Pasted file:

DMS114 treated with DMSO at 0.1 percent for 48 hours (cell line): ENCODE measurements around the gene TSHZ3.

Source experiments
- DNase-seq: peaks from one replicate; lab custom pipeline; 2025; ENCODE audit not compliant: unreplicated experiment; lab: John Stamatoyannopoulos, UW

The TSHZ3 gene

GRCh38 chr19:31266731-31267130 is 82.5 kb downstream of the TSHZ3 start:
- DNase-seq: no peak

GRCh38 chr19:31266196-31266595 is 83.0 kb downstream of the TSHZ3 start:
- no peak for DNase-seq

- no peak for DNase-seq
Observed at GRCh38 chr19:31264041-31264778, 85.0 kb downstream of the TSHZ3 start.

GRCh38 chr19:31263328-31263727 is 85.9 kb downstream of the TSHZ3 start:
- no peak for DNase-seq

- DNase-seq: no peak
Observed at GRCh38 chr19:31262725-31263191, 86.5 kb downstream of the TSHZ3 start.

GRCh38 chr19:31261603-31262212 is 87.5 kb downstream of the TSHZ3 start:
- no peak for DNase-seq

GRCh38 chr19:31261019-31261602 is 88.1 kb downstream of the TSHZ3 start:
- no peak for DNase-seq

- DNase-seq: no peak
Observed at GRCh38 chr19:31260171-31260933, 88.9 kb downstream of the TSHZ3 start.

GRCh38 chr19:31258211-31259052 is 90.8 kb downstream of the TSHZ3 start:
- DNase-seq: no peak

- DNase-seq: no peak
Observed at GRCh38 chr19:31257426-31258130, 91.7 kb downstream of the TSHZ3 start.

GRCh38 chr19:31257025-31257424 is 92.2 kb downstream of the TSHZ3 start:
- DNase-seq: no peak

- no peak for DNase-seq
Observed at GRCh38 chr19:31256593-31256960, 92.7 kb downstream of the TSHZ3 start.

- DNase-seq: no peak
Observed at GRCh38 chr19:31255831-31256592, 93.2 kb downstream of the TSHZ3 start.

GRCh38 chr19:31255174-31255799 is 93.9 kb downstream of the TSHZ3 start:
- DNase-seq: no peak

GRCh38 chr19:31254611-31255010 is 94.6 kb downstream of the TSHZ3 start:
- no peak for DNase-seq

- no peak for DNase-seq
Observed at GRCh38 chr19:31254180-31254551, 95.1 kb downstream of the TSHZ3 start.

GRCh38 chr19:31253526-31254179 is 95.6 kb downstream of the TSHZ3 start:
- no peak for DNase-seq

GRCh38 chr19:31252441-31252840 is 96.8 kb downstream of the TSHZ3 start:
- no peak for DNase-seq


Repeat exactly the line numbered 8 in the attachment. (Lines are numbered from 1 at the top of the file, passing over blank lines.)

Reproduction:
- no peak for DNase-seq